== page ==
Former Zimbabwean president Robert Mugabe, July 29 2018. File Picture: REUTERS/SIPHIWE SIBEKO
Former Zimbabwean president Robert Mugabe, July 29 2018. File Picture: REUTERS/SIPHIWE SIBEKO

Harare — Robert Mugabe has said he now accepts President Emmerson Mnangagwa as Zimbabwe’s legitimate leader after initially accusing him of leading a "disgraceful" de facto coup that ended his near four-decades rule in 2017.

On the eve of the July 30 vote, Mugabe said he would vote for the opposition to remove Mnangagwa’s "military government", as the 94-year-old leader expressed bitterness and turned against his one-time allies in Zanu-PF.

But at a wake for his mother-in-law, Mugabe said Mnangagwa’s victory, which is still disputed by his main opponent, Nelson Chamisa, made him a legitimate president, the privately owned NewsDay and state-owned The Herald newspapers reported on Friday.

"The wrong that happened last November has been erased by his victory in the July 30 elections. We now have a government born out of the constitution. I now accept his leadership and he now deserves the support of every Zimbabwean," Mugabe said, looking frail in video footage on an online television site.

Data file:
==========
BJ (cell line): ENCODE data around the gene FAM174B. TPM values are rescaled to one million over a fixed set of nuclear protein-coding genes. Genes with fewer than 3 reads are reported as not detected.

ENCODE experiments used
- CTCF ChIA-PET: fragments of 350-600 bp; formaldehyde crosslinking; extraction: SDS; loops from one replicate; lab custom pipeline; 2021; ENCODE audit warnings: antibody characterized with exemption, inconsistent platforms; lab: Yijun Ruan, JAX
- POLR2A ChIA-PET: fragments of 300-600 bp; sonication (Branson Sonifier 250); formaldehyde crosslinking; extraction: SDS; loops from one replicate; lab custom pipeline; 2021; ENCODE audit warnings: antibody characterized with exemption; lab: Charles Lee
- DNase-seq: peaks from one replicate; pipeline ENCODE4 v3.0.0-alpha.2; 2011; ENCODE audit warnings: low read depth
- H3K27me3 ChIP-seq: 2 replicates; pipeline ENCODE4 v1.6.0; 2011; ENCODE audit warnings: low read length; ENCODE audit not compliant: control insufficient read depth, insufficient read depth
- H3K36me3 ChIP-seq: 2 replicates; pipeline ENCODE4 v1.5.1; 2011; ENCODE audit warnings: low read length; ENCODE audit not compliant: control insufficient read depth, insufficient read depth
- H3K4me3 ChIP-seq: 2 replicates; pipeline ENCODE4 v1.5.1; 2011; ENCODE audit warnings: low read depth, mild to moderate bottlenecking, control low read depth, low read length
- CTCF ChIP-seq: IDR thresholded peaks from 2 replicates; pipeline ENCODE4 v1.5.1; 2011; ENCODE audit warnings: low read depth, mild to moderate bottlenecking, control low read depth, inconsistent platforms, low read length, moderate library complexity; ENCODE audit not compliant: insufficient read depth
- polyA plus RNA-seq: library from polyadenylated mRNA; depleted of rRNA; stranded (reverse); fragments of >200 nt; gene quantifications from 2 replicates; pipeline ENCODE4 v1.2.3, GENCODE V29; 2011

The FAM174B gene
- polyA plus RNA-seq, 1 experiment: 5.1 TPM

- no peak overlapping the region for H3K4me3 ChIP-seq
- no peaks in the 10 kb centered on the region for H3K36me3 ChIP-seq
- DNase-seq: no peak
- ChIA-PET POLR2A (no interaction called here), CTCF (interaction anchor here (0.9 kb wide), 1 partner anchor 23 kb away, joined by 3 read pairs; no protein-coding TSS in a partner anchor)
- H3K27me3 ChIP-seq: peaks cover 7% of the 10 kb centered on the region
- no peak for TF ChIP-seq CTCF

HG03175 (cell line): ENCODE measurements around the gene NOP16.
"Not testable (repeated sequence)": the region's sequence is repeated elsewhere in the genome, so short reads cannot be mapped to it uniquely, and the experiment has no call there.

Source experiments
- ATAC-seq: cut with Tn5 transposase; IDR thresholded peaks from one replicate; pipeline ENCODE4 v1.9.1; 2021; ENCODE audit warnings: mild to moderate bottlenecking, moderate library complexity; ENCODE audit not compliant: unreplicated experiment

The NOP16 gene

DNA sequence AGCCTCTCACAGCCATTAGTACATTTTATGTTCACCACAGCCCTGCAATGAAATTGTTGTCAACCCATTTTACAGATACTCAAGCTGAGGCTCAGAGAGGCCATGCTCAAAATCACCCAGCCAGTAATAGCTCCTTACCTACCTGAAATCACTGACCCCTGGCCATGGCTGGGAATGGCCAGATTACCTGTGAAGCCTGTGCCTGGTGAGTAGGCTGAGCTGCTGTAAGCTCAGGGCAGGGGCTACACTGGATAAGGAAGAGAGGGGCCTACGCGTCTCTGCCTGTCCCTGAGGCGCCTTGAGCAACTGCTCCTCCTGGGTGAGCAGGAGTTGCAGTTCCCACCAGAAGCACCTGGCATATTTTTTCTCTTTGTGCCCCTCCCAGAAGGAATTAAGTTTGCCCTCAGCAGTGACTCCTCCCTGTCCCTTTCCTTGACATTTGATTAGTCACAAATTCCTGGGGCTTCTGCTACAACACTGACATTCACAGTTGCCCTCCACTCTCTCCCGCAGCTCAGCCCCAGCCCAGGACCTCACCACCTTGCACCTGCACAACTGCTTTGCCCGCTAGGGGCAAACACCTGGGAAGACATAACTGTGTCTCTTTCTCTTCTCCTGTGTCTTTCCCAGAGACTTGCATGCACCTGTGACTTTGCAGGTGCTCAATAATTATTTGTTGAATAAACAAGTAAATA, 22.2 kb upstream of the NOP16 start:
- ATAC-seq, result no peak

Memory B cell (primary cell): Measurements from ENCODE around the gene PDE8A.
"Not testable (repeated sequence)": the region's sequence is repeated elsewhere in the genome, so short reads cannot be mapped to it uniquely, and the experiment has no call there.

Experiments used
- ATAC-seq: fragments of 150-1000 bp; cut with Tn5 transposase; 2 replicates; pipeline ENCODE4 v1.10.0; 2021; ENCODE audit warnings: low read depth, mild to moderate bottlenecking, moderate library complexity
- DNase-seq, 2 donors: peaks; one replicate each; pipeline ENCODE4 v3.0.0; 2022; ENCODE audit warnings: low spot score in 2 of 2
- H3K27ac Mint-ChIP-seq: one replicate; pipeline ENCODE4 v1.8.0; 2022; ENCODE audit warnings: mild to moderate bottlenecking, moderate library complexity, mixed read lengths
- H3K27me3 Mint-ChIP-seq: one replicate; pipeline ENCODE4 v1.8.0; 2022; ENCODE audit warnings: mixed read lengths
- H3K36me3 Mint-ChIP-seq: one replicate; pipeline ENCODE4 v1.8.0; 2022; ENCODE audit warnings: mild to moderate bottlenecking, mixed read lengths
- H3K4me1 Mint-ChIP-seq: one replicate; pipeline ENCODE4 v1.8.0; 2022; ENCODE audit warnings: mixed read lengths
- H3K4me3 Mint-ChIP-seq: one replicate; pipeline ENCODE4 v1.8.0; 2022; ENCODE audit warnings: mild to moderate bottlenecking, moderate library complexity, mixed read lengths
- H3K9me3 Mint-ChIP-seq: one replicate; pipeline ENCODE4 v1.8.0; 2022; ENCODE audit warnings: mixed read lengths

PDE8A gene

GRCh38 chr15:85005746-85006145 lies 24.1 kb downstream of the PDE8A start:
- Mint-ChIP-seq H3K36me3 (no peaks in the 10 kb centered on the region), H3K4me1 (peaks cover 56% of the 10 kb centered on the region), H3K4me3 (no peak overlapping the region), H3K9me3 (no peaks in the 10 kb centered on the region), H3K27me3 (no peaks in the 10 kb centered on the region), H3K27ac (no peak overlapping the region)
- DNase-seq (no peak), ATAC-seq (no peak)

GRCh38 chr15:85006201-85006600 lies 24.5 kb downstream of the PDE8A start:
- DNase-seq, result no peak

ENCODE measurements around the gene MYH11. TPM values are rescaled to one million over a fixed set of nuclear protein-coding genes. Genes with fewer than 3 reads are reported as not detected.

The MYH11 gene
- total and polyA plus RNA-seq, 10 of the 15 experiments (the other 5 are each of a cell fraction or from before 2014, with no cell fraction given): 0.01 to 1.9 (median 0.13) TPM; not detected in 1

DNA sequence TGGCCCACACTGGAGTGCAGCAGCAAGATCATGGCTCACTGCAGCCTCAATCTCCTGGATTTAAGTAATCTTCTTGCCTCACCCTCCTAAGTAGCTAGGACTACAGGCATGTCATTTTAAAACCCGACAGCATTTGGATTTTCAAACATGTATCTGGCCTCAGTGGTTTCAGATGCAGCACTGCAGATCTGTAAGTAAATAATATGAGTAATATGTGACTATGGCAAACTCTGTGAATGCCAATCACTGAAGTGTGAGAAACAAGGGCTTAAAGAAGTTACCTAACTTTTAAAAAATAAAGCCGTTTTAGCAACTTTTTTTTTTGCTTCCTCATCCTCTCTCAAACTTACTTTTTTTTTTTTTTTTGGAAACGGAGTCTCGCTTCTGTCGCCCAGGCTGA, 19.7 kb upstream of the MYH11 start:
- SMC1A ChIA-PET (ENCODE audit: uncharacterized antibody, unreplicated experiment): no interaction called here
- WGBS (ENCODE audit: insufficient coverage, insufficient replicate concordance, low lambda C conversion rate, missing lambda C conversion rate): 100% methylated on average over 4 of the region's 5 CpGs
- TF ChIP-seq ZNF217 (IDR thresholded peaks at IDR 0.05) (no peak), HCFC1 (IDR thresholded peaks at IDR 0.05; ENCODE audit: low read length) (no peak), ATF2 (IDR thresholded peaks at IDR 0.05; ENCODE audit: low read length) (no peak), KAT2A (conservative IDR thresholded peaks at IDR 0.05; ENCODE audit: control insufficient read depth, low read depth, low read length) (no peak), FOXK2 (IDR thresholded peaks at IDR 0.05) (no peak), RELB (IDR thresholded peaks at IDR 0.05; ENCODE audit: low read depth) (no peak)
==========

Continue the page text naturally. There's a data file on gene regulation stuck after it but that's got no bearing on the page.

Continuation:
"Before the elections, I did not support him because he came through illegal means, which violated our liberation values that politics lead the gun," Mugabe added.

That is likely to end the feud between the new president and his former mentor. Mugabe’s forced resignation divided Zanuf-PF and created mistrust between the army on one side and the police and intelligence agency on the other, but the rapprochement could help overcome those differences and rally others behind Mnangagwa.

At the wake, Grace Mugabe said people should pray for her husband, who she said was not feeling well. The couple has travelled to Singapore several times in 2018 for Mugabe’s medical treatment.

Reuters

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